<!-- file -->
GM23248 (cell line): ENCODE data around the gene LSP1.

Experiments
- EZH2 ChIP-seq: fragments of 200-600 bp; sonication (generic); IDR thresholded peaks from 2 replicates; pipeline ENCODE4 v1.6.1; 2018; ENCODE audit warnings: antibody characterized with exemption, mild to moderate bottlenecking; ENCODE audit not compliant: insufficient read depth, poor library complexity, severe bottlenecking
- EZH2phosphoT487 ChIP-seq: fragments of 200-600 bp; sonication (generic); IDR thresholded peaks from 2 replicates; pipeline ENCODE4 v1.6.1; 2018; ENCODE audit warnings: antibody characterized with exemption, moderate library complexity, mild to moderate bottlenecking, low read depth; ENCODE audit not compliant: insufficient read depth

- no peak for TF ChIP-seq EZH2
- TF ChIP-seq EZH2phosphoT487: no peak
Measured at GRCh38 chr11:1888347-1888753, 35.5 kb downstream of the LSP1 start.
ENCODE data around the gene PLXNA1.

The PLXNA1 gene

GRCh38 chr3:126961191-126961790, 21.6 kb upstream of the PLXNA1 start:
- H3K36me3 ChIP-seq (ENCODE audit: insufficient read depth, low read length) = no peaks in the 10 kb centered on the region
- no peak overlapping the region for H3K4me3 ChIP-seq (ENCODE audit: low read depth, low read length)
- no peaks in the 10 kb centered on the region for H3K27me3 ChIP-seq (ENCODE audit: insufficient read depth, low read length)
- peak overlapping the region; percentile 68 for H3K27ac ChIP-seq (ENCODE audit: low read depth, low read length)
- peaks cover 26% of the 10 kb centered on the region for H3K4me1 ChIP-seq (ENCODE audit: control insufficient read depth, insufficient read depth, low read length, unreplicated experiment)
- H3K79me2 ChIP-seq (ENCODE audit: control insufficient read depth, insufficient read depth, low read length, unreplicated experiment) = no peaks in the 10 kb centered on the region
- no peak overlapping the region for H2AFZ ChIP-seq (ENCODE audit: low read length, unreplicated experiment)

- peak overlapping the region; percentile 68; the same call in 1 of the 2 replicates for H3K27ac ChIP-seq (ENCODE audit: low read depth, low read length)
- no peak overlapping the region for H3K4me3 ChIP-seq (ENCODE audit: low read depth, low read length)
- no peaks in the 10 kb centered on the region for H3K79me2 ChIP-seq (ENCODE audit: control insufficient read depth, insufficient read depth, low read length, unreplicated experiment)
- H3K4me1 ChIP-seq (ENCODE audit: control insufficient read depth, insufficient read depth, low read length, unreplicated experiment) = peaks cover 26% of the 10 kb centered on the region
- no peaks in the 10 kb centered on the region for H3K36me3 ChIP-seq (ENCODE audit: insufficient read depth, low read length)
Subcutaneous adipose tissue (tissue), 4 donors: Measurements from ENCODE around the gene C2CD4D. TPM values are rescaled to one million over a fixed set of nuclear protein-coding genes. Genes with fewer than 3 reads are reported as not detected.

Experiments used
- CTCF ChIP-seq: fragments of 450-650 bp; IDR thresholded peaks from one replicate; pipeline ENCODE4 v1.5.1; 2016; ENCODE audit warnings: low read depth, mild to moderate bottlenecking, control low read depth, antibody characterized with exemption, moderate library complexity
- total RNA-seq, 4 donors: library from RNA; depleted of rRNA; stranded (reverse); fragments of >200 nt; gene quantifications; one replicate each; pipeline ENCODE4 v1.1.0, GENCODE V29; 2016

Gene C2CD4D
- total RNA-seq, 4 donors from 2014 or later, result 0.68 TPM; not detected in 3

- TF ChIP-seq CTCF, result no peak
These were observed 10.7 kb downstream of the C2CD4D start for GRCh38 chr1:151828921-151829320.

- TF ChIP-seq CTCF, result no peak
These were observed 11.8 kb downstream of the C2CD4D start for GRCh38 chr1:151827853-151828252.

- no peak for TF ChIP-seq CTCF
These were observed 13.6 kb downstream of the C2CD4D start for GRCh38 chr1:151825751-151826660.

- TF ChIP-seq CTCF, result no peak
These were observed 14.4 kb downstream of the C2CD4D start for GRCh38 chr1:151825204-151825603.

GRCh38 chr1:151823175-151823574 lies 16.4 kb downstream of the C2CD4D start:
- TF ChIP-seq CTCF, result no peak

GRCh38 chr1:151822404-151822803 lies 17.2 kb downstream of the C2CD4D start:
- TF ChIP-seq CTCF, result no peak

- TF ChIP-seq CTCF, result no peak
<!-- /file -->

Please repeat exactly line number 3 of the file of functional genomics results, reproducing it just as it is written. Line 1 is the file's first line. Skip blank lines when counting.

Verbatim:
- EZH2 ChIP-seq: fragments of 200-600 bp; sonication (generic); IDR thresholded peaks from 2 replicates; pipeline ENCODE4 v1.6.1; 2018; ENCODE audit warnings: antibody characterized with exemption, mild to moderate bottlenecking; ENCODE audit not compliant: insufficient read depth, poor library complexity, severe bottlenecking